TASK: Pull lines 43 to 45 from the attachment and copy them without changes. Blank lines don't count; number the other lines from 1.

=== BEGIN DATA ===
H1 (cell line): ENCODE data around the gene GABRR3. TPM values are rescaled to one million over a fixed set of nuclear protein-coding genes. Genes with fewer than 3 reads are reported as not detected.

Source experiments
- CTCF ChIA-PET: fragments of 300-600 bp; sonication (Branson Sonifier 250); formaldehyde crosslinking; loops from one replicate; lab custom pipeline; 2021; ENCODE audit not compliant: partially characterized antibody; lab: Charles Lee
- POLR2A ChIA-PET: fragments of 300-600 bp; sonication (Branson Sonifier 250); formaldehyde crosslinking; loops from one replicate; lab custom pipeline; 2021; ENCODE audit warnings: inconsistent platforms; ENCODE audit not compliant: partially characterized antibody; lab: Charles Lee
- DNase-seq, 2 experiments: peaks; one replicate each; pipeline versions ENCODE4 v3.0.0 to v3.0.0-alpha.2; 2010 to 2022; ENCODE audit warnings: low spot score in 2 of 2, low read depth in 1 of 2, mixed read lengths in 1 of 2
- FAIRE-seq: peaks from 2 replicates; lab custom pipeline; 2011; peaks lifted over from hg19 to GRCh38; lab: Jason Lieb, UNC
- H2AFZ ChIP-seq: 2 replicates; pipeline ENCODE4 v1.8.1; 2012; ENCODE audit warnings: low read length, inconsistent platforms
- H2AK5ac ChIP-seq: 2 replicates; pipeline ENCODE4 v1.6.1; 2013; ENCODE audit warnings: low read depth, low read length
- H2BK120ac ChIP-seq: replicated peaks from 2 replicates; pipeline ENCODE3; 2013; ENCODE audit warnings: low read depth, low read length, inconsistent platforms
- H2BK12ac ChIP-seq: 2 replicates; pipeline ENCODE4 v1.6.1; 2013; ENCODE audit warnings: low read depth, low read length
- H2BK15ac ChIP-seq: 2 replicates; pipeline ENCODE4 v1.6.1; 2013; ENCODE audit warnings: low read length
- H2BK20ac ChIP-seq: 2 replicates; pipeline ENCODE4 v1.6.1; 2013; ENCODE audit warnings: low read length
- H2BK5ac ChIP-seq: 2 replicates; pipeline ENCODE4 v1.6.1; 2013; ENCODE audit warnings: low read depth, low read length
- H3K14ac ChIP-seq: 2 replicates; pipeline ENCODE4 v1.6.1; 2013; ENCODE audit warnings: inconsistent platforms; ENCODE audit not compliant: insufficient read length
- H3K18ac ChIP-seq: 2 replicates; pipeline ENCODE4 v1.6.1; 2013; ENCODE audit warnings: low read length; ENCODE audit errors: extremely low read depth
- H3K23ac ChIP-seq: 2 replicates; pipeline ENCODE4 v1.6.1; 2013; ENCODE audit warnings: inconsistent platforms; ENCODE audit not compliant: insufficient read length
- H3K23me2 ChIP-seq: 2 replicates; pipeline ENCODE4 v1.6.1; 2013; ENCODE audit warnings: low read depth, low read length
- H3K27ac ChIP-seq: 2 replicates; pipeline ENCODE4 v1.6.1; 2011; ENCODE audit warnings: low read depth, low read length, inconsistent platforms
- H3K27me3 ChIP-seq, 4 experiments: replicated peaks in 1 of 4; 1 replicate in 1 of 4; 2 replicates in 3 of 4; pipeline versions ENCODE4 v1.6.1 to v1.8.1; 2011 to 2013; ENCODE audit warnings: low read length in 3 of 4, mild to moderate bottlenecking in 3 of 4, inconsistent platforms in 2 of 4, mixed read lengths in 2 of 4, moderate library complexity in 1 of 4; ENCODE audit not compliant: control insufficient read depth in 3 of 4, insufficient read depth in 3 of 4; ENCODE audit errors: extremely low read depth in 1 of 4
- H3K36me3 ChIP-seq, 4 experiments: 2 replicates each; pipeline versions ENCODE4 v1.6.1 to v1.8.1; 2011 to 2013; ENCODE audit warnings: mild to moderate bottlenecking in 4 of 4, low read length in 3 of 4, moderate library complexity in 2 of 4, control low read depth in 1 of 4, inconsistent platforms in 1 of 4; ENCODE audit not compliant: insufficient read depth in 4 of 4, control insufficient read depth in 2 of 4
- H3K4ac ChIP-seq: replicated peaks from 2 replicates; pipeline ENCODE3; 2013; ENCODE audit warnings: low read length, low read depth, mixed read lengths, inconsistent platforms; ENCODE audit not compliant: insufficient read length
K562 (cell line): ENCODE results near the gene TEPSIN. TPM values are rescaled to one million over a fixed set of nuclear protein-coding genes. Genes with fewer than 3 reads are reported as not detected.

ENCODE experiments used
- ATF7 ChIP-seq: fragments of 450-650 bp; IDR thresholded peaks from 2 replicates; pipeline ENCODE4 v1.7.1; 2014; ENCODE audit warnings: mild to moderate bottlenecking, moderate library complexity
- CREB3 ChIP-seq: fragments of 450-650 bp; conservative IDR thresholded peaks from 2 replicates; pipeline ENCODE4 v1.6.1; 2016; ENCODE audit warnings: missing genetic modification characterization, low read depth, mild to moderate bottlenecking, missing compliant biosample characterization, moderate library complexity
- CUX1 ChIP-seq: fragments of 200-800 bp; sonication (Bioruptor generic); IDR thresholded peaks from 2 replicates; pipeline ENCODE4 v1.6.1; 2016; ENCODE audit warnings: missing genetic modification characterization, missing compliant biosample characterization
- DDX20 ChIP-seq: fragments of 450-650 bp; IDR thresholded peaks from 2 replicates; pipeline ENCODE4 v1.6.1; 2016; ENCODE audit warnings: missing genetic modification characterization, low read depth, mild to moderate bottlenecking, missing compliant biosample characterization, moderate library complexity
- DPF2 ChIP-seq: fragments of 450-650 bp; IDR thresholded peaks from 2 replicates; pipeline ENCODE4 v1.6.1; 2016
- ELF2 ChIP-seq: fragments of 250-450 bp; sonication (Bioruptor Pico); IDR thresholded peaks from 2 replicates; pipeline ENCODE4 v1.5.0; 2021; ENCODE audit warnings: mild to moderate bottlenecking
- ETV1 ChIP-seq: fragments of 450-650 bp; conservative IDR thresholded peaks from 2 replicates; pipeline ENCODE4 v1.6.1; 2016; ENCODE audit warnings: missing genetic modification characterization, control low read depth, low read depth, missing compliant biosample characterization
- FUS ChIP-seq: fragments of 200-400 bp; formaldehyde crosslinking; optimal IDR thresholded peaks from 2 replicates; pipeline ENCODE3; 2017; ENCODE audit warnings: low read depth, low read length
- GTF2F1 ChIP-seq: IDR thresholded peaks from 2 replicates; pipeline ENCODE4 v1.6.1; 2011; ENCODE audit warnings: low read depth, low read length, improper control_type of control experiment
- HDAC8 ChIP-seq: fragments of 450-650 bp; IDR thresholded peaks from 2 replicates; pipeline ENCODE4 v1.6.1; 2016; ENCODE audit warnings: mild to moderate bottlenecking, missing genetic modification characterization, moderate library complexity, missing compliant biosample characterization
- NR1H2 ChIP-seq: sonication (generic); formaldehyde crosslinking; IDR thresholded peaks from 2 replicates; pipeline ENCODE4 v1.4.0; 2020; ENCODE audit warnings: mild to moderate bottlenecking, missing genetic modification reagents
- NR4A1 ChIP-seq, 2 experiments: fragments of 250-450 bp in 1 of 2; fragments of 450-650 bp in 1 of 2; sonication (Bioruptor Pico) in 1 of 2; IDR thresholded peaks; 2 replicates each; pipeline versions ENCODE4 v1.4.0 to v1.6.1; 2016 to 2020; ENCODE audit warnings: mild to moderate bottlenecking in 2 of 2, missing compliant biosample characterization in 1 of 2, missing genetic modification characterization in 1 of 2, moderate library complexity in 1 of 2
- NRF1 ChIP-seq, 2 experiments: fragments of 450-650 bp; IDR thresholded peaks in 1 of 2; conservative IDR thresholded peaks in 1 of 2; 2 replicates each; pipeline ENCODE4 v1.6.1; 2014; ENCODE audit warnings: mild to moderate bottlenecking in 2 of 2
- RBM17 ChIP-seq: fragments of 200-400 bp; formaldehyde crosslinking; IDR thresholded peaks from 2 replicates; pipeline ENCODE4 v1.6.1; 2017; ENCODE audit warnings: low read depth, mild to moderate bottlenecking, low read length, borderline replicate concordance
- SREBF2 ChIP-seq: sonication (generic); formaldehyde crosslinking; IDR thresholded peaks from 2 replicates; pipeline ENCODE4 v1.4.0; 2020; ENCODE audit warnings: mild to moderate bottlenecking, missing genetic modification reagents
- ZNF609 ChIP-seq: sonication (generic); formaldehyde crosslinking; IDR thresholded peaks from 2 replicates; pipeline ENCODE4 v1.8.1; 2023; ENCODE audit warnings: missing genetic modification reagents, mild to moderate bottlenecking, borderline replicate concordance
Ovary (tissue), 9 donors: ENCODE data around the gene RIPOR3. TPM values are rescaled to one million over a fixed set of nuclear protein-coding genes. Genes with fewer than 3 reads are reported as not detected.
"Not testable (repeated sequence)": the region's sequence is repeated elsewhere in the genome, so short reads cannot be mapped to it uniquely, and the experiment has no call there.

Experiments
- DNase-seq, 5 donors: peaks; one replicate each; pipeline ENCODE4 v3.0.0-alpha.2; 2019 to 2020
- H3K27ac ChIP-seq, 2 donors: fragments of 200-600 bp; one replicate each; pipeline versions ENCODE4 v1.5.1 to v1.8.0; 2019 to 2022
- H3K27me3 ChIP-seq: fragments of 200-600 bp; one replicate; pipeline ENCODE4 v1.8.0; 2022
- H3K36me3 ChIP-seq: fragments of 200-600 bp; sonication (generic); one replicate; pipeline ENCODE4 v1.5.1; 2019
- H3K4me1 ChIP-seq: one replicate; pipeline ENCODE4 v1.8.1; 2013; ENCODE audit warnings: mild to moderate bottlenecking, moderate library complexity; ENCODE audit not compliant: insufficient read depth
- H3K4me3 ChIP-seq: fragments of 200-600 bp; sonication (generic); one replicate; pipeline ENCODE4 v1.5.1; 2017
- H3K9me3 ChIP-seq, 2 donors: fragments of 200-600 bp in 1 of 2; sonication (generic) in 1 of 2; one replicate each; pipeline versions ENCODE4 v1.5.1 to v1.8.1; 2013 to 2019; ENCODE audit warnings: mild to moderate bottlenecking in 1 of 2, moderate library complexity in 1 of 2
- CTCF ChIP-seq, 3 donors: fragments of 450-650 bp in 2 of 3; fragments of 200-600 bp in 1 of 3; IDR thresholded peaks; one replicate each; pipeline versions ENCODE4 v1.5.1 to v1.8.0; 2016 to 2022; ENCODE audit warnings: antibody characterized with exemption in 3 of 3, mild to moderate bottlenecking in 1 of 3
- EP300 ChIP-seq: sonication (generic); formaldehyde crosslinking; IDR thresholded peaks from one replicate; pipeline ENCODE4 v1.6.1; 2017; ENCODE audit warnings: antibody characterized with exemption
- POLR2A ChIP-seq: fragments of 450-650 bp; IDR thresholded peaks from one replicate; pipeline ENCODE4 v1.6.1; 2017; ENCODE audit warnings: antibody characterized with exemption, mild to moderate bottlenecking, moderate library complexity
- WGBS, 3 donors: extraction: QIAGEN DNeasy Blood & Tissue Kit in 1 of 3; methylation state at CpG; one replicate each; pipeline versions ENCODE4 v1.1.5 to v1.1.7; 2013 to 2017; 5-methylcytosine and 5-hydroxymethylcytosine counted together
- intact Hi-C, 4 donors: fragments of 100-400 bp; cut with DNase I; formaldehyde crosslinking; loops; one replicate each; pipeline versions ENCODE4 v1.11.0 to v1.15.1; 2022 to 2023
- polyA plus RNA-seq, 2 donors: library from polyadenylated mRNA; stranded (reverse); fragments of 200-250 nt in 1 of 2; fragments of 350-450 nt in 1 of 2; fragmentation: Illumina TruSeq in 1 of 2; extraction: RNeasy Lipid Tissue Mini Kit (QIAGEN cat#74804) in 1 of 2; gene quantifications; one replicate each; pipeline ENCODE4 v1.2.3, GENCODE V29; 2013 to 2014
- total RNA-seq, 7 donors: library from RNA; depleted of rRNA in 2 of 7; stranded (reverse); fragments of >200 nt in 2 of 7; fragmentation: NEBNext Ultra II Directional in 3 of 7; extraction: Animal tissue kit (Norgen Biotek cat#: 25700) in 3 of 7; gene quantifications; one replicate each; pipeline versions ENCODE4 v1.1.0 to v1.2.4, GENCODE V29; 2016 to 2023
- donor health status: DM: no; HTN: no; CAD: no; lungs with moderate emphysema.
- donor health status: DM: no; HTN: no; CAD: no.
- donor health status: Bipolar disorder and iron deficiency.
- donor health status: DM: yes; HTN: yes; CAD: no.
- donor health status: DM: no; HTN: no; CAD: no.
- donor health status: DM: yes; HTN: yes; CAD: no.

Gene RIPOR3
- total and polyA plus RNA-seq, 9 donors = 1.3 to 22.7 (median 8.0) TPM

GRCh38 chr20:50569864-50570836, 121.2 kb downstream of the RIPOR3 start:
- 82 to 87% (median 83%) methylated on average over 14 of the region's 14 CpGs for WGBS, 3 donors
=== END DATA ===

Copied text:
- DNase-seq, 5 donors: peaks; one replicate each; pipeline ENCODE4 v3.0.0-alpha.2; 2019 to 2020
- H3K27ac ChIP-seq, 2 donors: fragments of 200-600 bp; one replicate each; pipeline versions ENCODE4 v1.5.1 to v1.8.0; 2019 to 2022
- H3K27me3 ChIP-seq: fragments of 200-600 bp; one replicate; pipeline ENCODE4 v1.8.0; 2022